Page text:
Thus, it seems evident that at the time of his being selected as an apostle, Judas’ heart presented no definite evidence of a treasonous attitude. He allowed a ‘poisonous root to spring up’ and defile him, resulting in his deviation and in his accepting, not God’s direction, but the Devil’s leading in a course of thievery and treachery. (Heb 12:14, 15; Joh 13:2; Ac 1:24, 25; Jas 1:14, 15; see JUDAS No. 4.) By the time such deviation reached a certain point, Jesus himself could read Judas’ heart and foretell his betrayal.
True, in the account at John 6:64, on the occasion of some disciples stumbling over certain teachings of Jesus, we read that “from the beginning [“from the outset,” JB] Jesus knew who were the ones not believing and who was the one that would betray him.” While the word “beginning” (Gr., ar·kheʹ) is used at 2 Peter 3:4 to refer to the start of creation, it can also refer to other times. (Lu 1:2; Joh 15:27) For example, when the apostle Peter spoke of the holy spirit falling on Gentiles “just as it did also upon us in the beginning,” he obviously was not referring to the beginning of his discipleship or apostleship but to an important point in his ministry, the day of Pentecost, 33 C.E., “the beginning” of the outpouring of the holy spirit for a certain purpose. (Ac 11:15; 2:1-4) It is therefore interesting to note this comment on John 6:64 in Lange’s Commentary on the Holy Scriptures (p. 227): “Beginning . . . means not, metaphysically from the beginning of all things, . . . nor from the beginning of His [Jesus’] acquaintance with each one, . . . nor from the beginning of His collecting of the disciples around Him, or the beginning of His Messianic ministry, . . . but from the first secret germs of unbelief [that produced the stumbling of some disciples]. So also He knew His betrayer from the beginning.”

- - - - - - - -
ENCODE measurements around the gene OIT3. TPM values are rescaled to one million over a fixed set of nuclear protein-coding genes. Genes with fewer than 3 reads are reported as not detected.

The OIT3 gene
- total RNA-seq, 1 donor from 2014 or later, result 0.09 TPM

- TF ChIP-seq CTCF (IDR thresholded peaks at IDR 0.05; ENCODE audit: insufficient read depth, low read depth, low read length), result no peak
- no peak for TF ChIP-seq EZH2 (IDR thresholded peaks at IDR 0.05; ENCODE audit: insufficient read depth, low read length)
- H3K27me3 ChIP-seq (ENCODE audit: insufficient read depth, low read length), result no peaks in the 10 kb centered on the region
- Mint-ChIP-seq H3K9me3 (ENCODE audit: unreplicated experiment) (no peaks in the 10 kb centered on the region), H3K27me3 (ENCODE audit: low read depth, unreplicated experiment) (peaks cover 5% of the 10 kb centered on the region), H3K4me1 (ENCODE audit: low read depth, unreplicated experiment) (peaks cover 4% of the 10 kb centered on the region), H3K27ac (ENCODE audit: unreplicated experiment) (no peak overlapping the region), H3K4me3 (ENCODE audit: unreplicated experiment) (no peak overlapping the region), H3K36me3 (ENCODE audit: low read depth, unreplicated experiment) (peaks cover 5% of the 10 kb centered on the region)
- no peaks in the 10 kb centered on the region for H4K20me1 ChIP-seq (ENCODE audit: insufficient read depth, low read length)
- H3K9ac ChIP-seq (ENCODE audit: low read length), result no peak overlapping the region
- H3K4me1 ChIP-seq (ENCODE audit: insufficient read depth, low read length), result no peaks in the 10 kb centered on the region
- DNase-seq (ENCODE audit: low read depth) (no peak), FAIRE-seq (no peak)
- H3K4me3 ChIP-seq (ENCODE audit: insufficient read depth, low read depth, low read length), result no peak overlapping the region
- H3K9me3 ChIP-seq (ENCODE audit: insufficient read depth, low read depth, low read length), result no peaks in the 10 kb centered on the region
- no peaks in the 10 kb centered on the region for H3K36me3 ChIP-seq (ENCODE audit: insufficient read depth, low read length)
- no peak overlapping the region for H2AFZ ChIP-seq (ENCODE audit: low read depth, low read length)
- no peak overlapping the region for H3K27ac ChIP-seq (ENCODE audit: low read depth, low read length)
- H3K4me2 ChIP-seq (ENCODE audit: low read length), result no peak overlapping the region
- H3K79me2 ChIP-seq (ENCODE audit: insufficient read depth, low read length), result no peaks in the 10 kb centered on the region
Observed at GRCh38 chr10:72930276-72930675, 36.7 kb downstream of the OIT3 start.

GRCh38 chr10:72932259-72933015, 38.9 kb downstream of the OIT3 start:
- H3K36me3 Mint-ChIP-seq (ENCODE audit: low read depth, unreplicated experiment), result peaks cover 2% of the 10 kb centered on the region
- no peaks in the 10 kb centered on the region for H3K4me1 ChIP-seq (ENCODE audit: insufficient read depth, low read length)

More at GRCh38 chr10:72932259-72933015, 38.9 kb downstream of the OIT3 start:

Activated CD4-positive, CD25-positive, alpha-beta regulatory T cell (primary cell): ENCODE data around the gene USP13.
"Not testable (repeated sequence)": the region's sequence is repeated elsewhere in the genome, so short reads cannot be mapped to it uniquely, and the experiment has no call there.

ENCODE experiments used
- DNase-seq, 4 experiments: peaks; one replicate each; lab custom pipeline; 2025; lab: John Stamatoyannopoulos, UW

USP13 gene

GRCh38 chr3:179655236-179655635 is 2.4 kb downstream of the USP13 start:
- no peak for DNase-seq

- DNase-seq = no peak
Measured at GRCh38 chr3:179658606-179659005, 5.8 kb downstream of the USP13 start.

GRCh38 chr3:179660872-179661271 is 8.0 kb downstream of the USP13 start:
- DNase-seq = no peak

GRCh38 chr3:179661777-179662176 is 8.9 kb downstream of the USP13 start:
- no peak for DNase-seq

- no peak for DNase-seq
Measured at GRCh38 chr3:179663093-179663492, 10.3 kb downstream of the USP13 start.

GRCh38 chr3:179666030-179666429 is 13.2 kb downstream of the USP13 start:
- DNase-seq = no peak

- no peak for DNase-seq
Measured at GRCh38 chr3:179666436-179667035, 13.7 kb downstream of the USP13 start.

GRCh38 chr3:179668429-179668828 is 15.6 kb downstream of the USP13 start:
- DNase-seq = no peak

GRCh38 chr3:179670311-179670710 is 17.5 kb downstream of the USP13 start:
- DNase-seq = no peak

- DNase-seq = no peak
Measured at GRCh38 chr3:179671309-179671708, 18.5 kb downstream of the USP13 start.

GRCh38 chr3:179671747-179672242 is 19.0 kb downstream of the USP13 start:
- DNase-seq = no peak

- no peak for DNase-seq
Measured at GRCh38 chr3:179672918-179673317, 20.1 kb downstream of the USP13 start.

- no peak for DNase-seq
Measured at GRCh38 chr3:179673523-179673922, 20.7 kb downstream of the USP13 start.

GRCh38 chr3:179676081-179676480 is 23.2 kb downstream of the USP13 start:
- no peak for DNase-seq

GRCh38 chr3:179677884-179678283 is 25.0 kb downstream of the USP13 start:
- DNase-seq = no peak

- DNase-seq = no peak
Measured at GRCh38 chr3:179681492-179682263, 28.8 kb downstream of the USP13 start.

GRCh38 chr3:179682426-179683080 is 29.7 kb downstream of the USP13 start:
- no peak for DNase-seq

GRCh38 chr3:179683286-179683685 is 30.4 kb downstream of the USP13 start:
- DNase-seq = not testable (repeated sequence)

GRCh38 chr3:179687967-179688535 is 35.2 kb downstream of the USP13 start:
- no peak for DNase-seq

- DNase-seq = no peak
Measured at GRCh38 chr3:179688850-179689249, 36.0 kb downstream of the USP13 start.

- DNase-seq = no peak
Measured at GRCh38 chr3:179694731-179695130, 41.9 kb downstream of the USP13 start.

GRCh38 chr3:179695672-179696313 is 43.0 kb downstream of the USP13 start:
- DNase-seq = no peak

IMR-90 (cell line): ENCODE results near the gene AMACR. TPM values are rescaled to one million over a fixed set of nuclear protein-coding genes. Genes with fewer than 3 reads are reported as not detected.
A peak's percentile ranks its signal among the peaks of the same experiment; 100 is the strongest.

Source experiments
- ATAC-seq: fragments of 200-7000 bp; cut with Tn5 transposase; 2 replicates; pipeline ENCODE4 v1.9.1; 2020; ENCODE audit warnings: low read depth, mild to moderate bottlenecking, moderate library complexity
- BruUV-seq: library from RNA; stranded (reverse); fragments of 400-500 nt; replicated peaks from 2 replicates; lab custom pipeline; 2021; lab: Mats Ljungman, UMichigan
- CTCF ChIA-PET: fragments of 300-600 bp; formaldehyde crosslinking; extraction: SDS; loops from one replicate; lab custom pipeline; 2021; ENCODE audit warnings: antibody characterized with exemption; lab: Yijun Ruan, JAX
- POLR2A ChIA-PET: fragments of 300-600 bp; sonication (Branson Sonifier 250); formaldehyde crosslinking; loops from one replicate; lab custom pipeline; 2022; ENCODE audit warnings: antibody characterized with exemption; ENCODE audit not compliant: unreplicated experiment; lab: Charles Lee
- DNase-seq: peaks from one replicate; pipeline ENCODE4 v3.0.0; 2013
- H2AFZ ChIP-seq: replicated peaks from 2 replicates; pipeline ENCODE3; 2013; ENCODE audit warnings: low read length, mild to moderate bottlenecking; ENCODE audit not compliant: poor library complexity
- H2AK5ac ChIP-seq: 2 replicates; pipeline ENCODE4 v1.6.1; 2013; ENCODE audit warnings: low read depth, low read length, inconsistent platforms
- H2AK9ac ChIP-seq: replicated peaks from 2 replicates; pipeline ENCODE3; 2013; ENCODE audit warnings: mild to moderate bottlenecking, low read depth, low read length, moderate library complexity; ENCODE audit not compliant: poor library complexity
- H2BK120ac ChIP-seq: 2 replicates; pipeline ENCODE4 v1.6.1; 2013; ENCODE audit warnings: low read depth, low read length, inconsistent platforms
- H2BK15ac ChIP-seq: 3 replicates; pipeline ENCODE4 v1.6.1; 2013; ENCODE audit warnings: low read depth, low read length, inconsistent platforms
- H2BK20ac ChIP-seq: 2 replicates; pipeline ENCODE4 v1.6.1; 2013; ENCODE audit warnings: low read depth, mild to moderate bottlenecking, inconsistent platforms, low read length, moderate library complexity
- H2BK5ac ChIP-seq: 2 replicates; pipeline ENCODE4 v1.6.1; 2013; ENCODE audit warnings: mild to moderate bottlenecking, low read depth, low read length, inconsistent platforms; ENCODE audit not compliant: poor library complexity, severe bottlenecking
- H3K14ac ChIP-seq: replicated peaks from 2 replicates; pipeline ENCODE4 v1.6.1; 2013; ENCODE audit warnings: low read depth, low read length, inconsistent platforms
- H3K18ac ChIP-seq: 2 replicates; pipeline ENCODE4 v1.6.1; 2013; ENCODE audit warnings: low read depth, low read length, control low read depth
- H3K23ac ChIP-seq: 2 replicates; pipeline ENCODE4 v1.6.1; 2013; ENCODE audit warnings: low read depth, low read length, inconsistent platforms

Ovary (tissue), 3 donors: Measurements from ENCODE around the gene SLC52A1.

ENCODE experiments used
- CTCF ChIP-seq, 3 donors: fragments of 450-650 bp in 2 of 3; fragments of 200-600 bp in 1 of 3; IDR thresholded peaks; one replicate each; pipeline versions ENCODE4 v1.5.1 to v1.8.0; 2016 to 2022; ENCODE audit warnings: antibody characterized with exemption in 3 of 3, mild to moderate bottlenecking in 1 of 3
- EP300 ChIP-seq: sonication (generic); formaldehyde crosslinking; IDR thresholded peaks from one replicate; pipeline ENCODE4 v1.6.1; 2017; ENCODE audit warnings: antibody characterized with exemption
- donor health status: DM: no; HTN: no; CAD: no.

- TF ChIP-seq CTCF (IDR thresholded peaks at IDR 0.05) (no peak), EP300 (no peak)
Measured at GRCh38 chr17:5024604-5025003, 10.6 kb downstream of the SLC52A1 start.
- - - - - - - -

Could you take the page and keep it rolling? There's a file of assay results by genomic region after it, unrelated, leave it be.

Foreordination of the Messiah. Jehovah God foreknew and foretold the Messiah’s sufferings, the death he would undergo, and his subsequent resurrection. (Ac 2:22, 23, 30, 31; 3:18; 1Pe 1:10, 11) The realization of things determined by God’s exercise of such foreknowledge depended in part upon God’s own exercise of power and in part upon the actions of men. (Ac 4:27, 28) Such men, however, willingly allowed themselves to be overreached by God’s Adversary, Satan the Devil. (Joh 8:42-44; Ac 7:51-54) Hence, even as Christians in Paul’s day were “not ignorant of [Satan’s] designs,” God foresaw the wicked desires and methods the Devil would devise against Jesus Christ, God’s Anointed One. (2Co 2:11) Obviously, God’s power could also thwart or even block any attacks or attempts upon the Messiah that did not conform to the manner or time prophesied.